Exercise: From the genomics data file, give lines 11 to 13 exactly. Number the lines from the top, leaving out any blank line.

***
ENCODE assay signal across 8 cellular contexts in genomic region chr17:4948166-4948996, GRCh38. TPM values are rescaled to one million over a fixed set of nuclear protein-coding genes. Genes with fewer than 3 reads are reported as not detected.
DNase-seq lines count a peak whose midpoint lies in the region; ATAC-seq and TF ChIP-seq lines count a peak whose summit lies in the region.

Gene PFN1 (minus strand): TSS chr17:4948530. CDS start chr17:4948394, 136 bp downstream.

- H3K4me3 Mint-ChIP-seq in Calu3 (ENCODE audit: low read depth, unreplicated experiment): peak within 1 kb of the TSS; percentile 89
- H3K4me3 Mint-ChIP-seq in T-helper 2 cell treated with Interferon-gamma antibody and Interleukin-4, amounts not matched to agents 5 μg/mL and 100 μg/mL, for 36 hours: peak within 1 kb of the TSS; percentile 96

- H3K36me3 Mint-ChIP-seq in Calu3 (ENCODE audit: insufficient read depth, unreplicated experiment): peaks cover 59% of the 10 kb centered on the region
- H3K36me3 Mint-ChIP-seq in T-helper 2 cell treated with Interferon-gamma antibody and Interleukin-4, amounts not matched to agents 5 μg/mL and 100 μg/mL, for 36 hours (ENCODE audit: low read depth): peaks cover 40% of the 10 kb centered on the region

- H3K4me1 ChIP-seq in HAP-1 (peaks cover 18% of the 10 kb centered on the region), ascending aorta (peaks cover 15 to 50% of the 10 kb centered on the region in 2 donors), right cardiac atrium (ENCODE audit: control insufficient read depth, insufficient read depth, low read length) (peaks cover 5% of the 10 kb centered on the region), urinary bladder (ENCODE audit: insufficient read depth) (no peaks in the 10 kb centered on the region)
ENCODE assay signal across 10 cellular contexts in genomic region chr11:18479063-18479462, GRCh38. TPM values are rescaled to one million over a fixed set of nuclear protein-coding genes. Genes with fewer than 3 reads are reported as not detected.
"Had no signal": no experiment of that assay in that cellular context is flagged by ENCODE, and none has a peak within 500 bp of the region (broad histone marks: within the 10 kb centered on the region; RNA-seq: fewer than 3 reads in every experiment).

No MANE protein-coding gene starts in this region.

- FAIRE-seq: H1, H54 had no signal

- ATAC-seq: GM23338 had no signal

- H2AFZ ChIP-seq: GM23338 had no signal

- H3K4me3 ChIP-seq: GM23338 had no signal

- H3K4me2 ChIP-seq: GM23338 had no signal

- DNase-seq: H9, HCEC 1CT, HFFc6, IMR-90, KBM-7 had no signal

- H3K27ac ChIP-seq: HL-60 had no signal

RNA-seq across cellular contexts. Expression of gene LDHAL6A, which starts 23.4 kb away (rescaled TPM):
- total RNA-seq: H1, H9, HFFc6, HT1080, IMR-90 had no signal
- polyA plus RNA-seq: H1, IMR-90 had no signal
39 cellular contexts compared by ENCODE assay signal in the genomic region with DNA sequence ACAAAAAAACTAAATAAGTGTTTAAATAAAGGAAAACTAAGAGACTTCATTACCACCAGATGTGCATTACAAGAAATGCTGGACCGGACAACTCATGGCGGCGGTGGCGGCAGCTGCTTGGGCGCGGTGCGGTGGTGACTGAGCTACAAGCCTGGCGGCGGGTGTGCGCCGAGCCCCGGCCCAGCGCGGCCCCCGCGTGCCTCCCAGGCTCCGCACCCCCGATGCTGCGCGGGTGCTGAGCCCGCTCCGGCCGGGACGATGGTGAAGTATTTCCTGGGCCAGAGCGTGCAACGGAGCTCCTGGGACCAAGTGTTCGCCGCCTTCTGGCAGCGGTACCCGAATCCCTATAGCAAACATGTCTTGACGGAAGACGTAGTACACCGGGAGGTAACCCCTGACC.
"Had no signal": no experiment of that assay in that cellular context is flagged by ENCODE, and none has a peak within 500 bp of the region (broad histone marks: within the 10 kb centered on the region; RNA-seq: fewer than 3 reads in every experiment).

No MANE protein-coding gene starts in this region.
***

No MANE protein-coding gene starts in this region.

- FAIRE-seq: H1, H54 had no signal

- ATAC-seq: GM23338 had no signal